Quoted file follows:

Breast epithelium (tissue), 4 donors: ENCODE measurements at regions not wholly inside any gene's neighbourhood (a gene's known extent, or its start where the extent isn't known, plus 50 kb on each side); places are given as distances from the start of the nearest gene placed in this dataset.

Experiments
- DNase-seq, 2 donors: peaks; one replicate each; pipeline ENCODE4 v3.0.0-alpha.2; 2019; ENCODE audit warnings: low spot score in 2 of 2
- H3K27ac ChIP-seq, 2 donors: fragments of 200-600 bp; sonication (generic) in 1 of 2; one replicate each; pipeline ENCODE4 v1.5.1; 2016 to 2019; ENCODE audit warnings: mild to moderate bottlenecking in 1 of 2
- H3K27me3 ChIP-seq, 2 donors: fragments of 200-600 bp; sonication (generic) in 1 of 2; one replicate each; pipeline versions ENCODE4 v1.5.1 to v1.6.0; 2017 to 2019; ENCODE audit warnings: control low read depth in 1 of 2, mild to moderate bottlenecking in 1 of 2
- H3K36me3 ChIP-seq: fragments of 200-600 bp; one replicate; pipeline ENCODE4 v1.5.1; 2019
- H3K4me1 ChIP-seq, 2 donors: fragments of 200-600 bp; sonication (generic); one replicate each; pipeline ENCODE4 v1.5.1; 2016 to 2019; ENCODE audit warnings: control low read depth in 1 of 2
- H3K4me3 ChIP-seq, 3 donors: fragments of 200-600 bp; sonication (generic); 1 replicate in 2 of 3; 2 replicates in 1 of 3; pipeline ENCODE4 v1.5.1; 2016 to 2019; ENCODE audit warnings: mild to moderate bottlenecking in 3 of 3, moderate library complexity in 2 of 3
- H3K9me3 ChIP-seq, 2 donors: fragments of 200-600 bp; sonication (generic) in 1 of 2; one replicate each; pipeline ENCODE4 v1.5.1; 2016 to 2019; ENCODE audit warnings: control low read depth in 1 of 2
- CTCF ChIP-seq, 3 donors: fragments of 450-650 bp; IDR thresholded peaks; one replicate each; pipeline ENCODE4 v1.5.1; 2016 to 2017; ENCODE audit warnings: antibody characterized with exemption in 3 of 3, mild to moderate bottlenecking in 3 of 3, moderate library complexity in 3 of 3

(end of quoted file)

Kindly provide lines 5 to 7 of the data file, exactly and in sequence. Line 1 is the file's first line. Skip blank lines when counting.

- H3K27me3 ChIP-seq, 2 donors: fragments of 200-600 bp; sonication (generic) in 1 of 2; one replicate each; pipeline versions ENCODE4 v1.5.1 to v1.6.0; 2017 to 2019; ENCODE audit warnings: control low read depth in 1 of 2, mild to moderate bottlenecking in 1 of 2
- H3K36me3 ChIP-seq: fragments of 200-600 bp; one replicate; pipeline ENCODE4 v1.5.1; 2019
- H3K4me1 ChIP-seq, 2 donors: fragments of 200-600 bp; sonication (generic); one replicate each; pipeline ENCODE4 v1.5.1; 2016 to 2019; ENCODE audit warnings: control low read depth in 1 of 2